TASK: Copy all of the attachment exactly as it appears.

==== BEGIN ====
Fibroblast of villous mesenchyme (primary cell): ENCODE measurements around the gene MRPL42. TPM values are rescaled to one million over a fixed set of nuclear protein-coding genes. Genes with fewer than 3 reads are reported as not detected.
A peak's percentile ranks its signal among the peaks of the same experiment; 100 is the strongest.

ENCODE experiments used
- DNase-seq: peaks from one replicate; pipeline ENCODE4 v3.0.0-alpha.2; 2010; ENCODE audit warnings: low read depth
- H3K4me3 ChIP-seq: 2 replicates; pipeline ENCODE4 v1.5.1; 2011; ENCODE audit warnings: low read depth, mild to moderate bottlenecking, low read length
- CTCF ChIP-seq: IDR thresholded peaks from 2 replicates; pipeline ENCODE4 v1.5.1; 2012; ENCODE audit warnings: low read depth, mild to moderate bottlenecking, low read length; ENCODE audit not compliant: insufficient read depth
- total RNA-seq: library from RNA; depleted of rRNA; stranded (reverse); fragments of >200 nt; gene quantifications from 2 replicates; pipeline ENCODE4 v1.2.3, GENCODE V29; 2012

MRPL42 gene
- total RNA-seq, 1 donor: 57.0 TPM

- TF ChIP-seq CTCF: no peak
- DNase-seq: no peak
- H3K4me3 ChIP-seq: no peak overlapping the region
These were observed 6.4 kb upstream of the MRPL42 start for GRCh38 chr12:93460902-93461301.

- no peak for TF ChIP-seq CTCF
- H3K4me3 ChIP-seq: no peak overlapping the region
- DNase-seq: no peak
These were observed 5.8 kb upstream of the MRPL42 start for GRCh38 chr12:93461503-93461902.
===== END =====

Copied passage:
Fibroblast of villous mesenchyme (primary cell): ENCODE measurements around the gene MRPL42. TPM values are rescaled to one million over a fixed set of nuclear protein-coding genes. Genes with fewer than 3 reads are reported as not detected.
A peak's percentile ranks its signal among the peaks of the same experiment; 100 is the strongest.

ENCODE experiments used
- DNase-seq: peaks from one replicate; pipeline ENCODE4 v3.0.0-alpha.2; 2010; ENCODE audit warnings: low read depth
- H3K4me3 ChIP-seq: 2 replicates; pipeline ENCODE4 v1.5.1; 2011; ENCODE audit warnings: low read depth, mild to moderate bottlenecking, low read length
- CTCF ChIP-seq: IDR thresholded peaks from 2 replicates; pipeline ENCODE4 v1.5.1; 2012; ENCODE audit warnings: low read depth, mild to moderate bottlenecking, low read length; ENCODE audit not compliant: insufficient read depth
- total RNA-seq: library from RNA; depleted of rRNA; stranded (reverse); fragments of >200 nt; gene quantifications from 2 replicates; pipeline ENCODE4 v1.2.3, GENCODE V29; 2012

MRPL42 gene
- total RNA-seq, 1 donor: 57.0 TPM

- TF ChIP-seq CTCF: no peak
- DNase-seq: no peak
- H3K4me3 ChIP-seq: no peak overlapping the region
These were observed 6.4 kb upstream of the MRPL42 start for GRCh38 chr12:93460902-93461301.

- no peak for TF ChIP-seq CTCF
- H3K4me3 ChIP-seq: no peak overlapping the region
- DNase-seq: no peak
These were observed 5.8 kb upstream of the MRPL42 start for GRCh38 chr12:93461503-93461902.